Another look at ‘Europe’s New Fascists’

This recent story from The New York Times offers several chilling illustrations of the growing threat that extremist groups pose to democracy and human rights in Europe. As I have written in earlier posts, the protracted nature of the current economic crisis inevitably broadens and deepens public support for extremist agendas. The answer is notContinue reading “Another look at ‘Europe’s New Fascists’”

Scottish independence – it really matters

With all the attention given to who said what at the EU’s latest ‘crisis summit,’ it would have been easy to miss the news that Alex Salmond and David Cameron have agreed the basic details of a referendum on Scottish independence to be held in 2014. But even if you didn’t miss it, you couldContinue reading “Scottish independence – it really matters”

Back to the future? Fascism in Europe 21st century-style

European integration was launched in response  to the horrors that fascist dictatorship had meant for Europe in the 1930s-40s: war and genocide. In other words, fascism was supposed to be part of Europe’s past. During most of the postwar era, neo-fascist movements remained a marginal, albeit morally troubling, footnote in European politics. Virtually nobody imaginedContinue reading “Back to the future? Fascism in Europe 21st century-style”

Getting beyond Europe’s spend more / spend less debate

The debate over paths to economic recovery in Europe is often presented as a choice between austerity and stimulus. Less often heard in this debate is the range of options related to labour market reform. There are many ways that European states could reform their labour markets in an effort to promote sustainable growth, withContinue reading “Getting beyond Europe’s spend more / spend less debate”

The full Monti

Aidan Regan at the EUI has a fascinating account of Mario Monti’s thoughts on a range of European issues here. Monti is particularly keen on increasing the capacity for effective decision-making at European level, and indeed the slow-motion political response to the crisis in the Eurozone has revealed how badly this is needed. Monti wantsContinue reading “The full Monti”

Victory for Europe? Not yet

Over the last few weeks, various commentators described the multiple events of 12 September (yesterday) as the EU’s D-Day, a make-or-break final assault on the Eurozone crisis. One day on, things do seem to have gone quite well for EU stability: the ECB has announced an unlimited programme to buy bonds of Eurozone states (albeitContinue reading “Victory for Europe? Not yet”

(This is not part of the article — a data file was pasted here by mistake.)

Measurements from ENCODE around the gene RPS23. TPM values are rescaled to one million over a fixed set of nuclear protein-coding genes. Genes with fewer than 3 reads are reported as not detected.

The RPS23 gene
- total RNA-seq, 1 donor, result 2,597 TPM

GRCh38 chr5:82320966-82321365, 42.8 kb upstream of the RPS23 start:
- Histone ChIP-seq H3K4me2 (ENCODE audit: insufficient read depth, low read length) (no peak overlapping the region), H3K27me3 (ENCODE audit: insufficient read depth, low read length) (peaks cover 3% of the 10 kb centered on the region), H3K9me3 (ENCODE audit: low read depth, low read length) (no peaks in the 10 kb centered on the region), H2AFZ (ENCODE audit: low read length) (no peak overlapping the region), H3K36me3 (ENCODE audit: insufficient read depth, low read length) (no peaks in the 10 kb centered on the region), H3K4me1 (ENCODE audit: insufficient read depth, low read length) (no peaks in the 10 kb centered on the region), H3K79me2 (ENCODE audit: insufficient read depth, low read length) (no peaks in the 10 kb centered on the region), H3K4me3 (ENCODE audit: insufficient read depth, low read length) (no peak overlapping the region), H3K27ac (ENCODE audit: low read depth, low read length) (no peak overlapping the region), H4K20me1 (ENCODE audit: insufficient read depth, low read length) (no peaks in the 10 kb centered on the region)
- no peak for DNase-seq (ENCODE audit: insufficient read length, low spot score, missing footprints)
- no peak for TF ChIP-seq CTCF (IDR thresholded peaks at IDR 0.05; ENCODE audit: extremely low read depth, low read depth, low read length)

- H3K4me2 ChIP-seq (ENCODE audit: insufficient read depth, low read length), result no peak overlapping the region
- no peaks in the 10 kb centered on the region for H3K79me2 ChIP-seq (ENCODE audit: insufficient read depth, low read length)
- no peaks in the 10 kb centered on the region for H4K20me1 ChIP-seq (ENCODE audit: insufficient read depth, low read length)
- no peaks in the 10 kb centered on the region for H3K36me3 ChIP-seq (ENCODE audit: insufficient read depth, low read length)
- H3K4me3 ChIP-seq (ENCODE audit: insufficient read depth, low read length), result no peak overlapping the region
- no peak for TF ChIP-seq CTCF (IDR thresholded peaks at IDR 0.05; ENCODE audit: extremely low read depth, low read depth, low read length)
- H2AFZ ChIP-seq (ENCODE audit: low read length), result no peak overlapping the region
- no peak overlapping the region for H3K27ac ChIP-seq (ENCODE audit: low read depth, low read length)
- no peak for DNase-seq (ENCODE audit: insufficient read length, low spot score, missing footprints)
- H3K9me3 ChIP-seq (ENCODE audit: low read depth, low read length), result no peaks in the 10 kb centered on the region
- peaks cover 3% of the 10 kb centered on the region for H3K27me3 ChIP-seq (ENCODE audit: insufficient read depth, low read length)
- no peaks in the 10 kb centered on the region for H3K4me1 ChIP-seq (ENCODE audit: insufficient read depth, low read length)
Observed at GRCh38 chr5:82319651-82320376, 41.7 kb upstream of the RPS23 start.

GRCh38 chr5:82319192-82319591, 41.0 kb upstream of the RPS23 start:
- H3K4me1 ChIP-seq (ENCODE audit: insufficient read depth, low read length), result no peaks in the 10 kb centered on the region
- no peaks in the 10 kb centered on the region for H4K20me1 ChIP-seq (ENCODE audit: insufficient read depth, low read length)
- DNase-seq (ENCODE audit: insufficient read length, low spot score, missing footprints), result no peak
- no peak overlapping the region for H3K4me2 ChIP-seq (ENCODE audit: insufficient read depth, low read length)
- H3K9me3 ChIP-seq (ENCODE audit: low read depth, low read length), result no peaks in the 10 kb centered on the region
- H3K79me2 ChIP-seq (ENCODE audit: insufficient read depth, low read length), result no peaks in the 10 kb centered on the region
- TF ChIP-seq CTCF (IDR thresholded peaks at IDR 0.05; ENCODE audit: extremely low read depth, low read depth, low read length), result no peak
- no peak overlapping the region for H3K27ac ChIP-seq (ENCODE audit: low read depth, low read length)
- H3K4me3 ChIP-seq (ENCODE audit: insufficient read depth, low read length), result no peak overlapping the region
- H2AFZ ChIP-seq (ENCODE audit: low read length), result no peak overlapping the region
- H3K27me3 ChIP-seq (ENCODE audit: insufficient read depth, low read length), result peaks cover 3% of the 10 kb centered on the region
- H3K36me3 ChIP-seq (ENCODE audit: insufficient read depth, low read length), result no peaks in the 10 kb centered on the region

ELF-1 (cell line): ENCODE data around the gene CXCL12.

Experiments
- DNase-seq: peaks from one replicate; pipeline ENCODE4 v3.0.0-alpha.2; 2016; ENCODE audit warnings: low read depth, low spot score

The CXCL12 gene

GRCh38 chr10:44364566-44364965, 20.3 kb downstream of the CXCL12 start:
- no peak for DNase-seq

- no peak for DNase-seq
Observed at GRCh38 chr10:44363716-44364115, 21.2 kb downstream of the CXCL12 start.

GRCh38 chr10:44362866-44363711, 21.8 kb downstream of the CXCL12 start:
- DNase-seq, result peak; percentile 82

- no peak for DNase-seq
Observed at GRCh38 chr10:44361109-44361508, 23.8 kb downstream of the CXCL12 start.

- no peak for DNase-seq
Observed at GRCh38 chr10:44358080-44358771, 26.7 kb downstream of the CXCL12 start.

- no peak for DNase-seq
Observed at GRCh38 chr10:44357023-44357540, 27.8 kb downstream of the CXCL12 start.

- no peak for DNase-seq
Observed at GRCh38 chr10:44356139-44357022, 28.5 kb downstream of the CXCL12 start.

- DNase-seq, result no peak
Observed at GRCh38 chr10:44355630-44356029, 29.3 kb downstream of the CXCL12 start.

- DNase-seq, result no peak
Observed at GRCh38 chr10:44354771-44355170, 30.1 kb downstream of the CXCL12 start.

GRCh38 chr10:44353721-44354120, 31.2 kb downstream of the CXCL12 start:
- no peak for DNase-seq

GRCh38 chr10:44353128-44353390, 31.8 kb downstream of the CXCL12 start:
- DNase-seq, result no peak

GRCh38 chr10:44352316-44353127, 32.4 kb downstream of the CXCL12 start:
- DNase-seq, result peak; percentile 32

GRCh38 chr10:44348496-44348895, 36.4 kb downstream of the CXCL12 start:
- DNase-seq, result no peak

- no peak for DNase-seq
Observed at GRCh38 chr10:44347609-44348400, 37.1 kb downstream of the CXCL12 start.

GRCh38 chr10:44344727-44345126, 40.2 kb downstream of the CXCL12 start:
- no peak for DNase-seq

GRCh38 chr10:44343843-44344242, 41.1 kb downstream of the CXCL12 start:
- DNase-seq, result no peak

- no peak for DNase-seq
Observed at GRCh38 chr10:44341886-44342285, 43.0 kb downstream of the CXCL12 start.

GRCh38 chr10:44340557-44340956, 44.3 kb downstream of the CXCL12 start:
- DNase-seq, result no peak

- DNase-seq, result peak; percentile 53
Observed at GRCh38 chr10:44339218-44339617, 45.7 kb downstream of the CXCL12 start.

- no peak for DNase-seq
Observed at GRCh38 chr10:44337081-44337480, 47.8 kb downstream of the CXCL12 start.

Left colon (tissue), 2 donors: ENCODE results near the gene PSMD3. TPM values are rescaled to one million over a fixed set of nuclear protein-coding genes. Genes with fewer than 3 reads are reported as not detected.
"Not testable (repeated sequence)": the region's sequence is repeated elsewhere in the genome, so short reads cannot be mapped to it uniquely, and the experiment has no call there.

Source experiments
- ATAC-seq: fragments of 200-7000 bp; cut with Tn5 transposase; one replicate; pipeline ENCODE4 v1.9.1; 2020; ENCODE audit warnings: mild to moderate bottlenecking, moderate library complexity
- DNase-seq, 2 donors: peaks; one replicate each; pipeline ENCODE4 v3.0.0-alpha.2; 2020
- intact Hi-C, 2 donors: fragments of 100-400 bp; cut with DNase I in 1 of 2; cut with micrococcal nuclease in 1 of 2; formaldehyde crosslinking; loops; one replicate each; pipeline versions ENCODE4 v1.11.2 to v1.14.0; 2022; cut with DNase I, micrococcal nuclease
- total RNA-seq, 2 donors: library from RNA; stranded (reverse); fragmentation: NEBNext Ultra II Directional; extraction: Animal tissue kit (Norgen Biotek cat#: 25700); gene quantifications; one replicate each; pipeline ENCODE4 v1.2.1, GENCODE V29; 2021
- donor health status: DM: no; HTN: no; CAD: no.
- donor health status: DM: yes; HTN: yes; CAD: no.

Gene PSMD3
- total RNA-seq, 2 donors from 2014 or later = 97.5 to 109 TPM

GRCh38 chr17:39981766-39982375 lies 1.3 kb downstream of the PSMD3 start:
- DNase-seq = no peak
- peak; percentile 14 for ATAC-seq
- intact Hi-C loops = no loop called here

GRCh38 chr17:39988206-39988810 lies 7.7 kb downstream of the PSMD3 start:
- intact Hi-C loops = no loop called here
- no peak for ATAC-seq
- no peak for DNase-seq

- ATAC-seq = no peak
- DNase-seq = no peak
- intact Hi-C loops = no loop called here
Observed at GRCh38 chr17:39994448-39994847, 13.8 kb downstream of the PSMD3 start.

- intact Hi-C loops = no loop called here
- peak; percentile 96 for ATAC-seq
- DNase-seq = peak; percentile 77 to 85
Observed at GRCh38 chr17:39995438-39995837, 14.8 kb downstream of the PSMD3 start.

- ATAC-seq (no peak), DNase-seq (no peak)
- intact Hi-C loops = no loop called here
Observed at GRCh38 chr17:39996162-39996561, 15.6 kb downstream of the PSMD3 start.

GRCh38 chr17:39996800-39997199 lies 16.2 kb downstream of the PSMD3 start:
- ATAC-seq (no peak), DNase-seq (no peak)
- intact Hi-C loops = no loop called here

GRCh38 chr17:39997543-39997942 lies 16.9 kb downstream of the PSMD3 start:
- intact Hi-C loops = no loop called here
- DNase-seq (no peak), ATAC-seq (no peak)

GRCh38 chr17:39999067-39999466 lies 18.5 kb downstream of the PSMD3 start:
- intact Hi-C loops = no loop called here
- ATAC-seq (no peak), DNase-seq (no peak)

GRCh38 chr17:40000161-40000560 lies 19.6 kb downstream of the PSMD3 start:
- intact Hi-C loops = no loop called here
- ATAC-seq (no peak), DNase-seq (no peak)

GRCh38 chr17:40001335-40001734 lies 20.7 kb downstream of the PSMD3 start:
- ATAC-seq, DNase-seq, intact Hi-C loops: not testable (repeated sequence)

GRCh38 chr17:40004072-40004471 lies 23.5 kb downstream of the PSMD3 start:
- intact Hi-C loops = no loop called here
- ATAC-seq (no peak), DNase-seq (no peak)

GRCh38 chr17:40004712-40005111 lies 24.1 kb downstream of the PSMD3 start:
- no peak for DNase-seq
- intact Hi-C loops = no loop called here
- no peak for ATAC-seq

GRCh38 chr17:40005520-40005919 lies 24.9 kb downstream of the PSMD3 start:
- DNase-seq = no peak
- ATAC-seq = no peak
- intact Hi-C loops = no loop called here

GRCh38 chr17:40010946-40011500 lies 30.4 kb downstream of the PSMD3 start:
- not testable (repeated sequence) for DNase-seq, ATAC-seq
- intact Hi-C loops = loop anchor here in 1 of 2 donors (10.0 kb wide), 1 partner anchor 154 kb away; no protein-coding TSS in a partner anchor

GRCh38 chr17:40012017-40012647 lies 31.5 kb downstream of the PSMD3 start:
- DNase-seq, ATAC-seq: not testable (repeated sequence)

Pure fantasy or realistic forecast?

The Economist published this week a lengthy and well-reasoned guess at the type of extreme options that some within the German government may — with emphasis on ‘may’ — be considering in response to the Eurozone crisis: namely, to break up the Eurozone by forcing a Greek exit, or even by forcing a multi-state exitContinue reading “Pure fantasy or realistic forecast?”

On economic crisis, democracy and European integration

The European media’s obsession with reading tea leaves from Frankfurt and bond yields from Madrid has blinded the public to the more fundamental issues at stake in the current crisis. This essay on the relationship between economic crisis, democracy and European integration by Nobel Prize-winning economist-turned-philosopher Amartya Sen helps to refocus the discussion.

The Myth of Exceptional Europe: The Failure of EU Foreign Policy

The notion of the European Union being an exceptional international actor is well established in the literature and dates from the very inception of ‘Europe’ as being a continental peace project. In today’s literature, while a number of variations on the theme exist, the dominant model is that of the Union as a ‘normative power’.Continue reading “The Myth of Exceptional Europe: The Failure of EU Foreign Policy”

No more integration without more representation !

Senior EU officials have just released a blueprint for another great leap forward in European integration, to be discussed by all 27 heads of state and government at this week’s summit meeting. Perhaps not surprisingly, this blueprint says little about the EU’s growing democratic deficit. Notwithstanding the urgency of the current crisis, it’s now highContinue reading “No more integration without more representation !”